to quickly converge to a correct model.
Agreeing with Bertrand. I do agree with Bertrand in some key respects though. For specifying the details of behavior, actions are much more succinct, and having to enumerate all use cases is very tedious. That’s why concept behavior is specified with actions and states (see the tutorials about state machines and concept states). On the other hand, highlighting one or two essential scenarios (the operational principle) lets you explain very compellingly how the action design meets the purpose.
So I’m converging to something like this:
All the behaviours must be modeled as part of FSM.
That will allow, all the threads of execution.
To be possible to be expressed in the system.
However, the happy path / main success scenario / operational principle.
Must be documented in an executable form (test-case).
So that we know for sure those most important threads of execution.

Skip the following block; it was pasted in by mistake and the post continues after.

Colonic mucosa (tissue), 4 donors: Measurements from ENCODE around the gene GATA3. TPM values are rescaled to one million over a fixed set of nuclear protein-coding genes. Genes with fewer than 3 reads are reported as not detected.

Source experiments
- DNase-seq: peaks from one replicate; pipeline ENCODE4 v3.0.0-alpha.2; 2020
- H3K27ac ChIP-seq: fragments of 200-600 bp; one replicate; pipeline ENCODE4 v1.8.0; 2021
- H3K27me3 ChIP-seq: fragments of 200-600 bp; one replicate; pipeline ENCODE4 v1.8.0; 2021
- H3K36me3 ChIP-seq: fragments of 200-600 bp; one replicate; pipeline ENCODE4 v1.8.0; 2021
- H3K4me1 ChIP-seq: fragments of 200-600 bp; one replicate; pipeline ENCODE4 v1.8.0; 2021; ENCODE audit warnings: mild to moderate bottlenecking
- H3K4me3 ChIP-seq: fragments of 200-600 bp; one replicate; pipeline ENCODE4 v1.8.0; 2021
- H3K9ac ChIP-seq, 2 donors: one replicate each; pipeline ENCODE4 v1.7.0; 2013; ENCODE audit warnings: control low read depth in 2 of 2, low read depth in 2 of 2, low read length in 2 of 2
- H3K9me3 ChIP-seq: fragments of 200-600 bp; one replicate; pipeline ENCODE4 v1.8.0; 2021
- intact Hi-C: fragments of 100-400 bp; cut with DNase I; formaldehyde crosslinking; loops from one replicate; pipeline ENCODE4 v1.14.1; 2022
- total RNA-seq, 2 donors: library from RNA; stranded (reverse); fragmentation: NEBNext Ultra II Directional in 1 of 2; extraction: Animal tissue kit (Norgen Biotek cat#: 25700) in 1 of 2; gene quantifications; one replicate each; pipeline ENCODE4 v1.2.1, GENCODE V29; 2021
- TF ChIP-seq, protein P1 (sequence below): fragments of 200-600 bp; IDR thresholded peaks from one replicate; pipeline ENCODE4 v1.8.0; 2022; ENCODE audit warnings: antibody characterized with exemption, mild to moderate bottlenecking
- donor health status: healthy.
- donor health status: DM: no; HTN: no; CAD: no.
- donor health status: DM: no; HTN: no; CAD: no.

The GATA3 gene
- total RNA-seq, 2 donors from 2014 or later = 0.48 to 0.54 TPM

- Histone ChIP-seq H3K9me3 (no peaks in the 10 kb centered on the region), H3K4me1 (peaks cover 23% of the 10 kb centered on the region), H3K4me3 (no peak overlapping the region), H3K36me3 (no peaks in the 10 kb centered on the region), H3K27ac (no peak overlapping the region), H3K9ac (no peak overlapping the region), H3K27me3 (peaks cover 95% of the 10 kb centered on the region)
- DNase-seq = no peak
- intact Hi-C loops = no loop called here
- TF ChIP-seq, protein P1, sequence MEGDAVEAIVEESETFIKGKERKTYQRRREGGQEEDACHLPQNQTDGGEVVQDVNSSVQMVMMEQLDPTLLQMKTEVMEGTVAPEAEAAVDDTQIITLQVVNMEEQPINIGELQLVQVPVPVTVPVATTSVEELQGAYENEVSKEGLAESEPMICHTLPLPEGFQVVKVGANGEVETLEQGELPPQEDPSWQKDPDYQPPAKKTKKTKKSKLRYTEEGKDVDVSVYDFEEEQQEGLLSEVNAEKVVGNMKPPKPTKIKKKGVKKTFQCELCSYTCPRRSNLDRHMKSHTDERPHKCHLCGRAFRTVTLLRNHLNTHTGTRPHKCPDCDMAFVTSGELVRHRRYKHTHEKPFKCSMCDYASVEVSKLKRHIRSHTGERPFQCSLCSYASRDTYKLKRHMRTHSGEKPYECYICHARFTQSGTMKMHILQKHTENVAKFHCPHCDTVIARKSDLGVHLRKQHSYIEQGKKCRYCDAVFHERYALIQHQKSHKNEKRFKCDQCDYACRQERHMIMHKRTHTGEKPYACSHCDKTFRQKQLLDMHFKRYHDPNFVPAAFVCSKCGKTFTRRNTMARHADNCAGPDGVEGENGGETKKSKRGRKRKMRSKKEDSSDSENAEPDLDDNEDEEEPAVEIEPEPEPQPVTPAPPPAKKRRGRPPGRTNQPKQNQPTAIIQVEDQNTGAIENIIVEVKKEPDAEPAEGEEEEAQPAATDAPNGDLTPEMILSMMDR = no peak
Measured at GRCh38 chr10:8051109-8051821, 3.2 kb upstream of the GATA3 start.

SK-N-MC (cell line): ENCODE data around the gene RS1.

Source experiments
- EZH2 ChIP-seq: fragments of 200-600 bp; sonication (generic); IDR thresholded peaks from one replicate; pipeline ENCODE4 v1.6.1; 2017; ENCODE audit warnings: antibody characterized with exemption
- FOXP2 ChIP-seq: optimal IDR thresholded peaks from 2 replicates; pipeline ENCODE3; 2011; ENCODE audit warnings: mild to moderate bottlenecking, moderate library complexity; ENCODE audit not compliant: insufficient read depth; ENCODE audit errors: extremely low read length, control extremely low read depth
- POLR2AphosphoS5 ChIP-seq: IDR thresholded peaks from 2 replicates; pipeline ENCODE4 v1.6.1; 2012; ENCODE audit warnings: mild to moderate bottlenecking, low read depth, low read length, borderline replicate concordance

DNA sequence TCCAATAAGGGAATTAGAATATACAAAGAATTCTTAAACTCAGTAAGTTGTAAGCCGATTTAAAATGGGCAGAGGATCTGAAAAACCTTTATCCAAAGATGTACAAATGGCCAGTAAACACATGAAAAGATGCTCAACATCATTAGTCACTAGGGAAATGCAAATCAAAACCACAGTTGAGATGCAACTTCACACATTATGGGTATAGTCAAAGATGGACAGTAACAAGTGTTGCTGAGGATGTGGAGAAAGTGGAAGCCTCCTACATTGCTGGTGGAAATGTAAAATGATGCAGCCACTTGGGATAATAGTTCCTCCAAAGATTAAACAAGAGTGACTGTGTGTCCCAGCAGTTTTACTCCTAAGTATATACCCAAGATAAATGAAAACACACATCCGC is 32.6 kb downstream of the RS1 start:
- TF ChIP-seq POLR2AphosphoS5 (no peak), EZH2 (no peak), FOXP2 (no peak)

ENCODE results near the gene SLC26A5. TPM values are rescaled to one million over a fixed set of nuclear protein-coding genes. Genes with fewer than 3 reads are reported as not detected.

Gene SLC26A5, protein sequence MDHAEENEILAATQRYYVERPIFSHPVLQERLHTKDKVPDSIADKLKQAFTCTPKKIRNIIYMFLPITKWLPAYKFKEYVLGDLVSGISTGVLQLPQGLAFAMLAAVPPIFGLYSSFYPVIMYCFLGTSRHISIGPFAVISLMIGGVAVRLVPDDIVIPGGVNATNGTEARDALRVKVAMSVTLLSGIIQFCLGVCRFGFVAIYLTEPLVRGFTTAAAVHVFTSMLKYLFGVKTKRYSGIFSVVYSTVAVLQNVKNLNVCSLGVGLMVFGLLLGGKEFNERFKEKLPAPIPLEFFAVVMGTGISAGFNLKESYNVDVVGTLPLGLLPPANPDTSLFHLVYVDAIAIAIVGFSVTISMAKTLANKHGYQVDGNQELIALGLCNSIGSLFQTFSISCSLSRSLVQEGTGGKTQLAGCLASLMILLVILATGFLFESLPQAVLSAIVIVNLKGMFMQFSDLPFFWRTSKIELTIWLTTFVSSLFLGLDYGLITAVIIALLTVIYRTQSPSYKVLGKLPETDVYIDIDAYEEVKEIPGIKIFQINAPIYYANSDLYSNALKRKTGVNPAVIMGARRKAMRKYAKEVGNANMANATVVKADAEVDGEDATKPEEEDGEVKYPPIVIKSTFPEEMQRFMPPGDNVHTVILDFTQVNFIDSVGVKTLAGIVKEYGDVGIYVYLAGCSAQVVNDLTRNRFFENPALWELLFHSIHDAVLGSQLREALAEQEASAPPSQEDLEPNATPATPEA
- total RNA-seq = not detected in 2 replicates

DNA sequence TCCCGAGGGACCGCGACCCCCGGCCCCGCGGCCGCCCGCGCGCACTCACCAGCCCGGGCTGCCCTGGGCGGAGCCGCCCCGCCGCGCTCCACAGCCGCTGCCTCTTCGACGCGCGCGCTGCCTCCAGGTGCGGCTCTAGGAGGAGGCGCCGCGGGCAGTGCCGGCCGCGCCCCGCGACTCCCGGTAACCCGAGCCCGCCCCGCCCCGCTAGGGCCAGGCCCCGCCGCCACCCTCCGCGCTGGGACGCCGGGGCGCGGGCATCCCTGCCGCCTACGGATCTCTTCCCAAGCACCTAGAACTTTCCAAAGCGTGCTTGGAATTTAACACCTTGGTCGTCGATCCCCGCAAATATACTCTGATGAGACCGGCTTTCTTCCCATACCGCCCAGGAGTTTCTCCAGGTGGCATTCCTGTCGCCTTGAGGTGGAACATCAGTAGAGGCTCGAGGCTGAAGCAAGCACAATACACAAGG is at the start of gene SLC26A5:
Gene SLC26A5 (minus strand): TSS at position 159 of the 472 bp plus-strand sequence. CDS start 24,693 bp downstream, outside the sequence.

Are considered in the system.
Are objects enough? Back to the question you started with, which Pawson raises: can you describe intended functionality purely in terms of objects? In some trivial sense you can, because as we’ve noted, you can turn any process into an object. But in this case, objects seem to be an unnatural fit. In Bertrand’s example, he ignores the part of the scenario in which the claim is assigned to an adjuster. Where does that go? Perhaps Bertrand and Pawson would say that you can put that in a Clerk object, but that seems likely to end in trouble, since clerks presumably do all kinds of other things unrelated to this.
Yes, it would go in the Clerk object.
-- A Clerk starts a Claim, and assigns it to an agent.
new_claim := AClerk.start_claim(with: AgentBob)
I mean why wouldn’t it?
If a Clerk has many responsibilities in the real world,
then the Model should also reflect that reality.